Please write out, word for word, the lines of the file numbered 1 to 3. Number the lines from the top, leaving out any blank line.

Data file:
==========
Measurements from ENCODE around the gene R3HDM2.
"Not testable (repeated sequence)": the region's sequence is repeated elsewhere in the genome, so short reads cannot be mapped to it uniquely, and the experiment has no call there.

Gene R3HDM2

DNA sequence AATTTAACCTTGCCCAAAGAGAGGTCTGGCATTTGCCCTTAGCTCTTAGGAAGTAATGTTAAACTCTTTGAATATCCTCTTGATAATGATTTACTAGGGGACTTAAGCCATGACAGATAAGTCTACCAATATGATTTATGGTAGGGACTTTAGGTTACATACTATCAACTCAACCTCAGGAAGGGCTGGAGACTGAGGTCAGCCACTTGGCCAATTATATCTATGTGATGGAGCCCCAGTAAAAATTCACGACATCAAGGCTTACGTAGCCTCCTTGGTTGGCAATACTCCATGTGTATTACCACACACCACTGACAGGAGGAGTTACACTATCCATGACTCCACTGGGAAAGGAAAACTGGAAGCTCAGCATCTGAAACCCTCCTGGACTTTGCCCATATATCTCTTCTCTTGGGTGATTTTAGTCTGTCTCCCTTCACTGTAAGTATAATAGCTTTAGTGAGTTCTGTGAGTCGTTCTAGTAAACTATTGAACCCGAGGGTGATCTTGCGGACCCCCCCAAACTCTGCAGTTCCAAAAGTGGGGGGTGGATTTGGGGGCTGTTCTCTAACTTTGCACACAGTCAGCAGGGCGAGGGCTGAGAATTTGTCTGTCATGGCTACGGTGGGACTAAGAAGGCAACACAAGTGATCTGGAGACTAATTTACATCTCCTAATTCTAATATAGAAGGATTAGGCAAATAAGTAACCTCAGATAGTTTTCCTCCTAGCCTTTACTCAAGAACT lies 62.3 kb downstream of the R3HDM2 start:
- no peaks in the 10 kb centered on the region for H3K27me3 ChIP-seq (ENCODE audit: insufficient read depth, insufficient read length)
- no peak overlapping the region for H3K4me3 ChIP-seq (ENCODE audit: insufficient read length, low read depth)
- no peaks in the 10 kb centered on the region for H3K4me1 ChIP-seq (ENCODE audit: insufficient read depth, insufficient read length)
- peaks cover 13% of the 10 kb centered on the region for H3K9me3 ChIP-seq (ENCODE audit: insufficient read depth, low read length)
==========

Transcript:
Measurements from ENCODE around the gene R3HDM2.
"Not testable (repeated sequence)": the region's sequence is repeated elsewhere in the genome, so short reads cannot be mapped to it uniquely, and the experiment has no call there.

Gene R3HDM2